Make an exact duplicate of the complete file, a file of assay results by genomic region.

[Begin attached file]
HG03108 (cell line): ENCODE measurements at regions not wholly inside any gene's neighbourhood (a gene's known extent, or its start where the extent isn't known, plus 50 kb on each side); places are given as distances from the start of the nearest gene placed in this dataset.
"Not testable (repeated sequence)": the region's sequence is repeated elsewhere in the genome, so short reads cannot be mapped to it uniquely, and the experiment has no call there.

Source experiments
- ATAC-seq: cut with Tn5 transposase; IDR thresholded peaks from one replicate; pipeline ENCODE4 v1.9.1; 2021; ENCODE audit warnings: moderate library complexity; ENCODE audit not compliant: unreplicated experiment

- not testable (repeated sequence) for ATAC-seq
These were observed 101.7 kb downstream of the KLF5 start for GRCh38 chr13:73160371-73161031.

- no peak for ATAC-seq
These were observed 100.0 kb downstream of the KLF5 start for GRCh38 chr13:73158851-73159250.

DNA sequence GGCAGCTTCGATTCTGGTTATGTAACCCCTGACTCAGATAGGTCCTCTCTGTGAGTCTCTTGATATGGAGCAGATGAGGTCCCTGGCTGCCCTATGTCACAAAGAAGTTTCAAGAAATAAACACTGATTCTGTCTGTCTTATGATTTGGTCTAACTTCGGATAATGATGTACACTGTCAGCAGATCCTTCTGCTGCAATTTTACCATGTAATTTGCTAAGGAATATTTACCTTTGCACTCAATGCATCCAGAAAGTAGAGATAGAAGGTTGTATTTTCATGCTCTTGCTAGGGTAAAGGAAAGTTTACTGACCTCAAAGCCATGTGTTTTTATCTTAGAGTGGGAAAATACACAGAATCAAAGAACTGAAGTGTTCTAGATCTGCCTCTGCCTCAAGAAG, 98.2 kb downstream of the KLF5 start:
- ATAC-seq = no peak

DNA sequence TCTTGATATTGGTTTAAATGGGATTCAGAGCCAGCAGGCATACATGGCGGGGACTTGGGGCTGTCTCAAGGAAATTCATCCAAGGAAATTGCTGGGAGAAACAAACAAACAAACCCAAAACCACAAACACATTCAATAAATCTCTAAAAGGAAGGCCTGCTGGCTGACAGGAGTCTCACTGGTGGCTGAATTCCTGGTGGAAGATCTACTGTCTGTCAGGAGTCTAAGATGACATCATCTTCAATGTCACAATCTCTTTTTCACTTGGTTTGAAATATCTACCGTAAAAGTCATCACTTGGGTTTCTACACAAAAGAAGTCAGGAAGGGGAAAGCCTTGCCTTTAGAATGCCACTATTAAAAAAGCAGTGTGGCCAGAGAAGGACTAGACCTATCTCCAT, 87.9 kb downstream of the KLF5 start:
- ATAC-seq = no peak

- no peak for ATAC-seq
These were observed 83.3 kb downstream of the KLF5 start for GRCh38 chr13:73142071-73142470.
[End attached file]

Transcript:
HG03108 (cell line): ENCODE measurements at regions not wholly inside any gene's neighbourhood (a gene's known extent, or its start where the extent isn't known, plus 50 kb on each side); places are given as distances from the start of the nearest gene placed in this dataset.
"Not testable (repeated sequence)": the region's sequence is repeated elsewhere in the genome, so short reads cannot be mapped to it uniquely, and the experiment has no call there.

Source experiments
- ATAC-seq: cut with Tn5 transposase; IDR thresholded peaks from one replicate; pipeline ENCODE4 v1.9.1; 2021; ENCODE audit warnings: moderate library complexity; ENCODE audit not compliant: unreplicated experiment

- not testable (repeated sequence) for ATAC-seq
These were observed 101.7 kb downstream of the KLF5 start for GRCh38 chr13:73160371-73161031.

- no peak for ATAC-seq
These were observed 100.0 kb downstream of the KLF5 start for GRCh38 chr13:73158851-73159250.

DNA sequence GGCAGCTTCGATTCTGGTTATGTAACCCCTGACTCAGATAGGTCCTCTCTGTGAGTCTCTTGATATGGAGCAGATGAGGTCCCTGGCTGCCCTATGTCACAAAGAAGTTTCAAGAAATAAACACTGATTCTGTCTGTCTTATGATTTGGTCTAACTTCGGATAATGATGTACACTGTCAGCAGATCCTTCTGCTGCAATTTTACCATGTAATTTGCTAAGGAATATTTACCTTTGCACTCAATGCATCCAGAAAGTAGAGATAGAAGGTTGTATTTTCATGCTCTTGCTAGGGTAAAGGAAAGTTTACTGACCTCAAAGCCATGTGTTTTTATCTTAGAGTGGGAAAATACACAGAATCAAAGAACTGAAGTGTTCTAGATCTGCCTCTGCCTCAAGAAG, 98.2 kb downstream of the KLF5 start:
- ATAC-seq = no peak

DNA sequence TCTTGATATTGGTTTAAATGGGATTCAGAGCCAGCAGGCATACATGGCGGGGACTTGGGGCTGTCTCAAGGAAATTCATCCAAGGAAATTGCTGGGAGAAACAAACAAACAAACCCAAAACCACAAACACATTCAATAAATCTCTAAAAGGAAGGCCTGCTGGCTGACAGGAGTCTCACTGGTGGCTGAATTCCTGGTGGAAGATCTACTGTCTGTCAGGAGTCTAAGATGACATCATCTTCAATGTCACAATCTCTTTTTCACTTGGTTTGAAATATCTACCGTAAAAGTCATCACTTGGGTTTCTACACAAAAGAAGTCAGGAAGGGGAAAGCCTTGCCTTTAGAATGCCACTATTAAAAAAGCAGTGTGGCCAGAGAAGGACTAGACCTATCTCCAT, 87.9 kb downstream of the KLF5 start:
- ATAC-seq = no peak

- no peak for ATAC-seq
These were observed 83.3 kb downstream of the KLF5 start for GRCh38 chr13:73142071-73142470.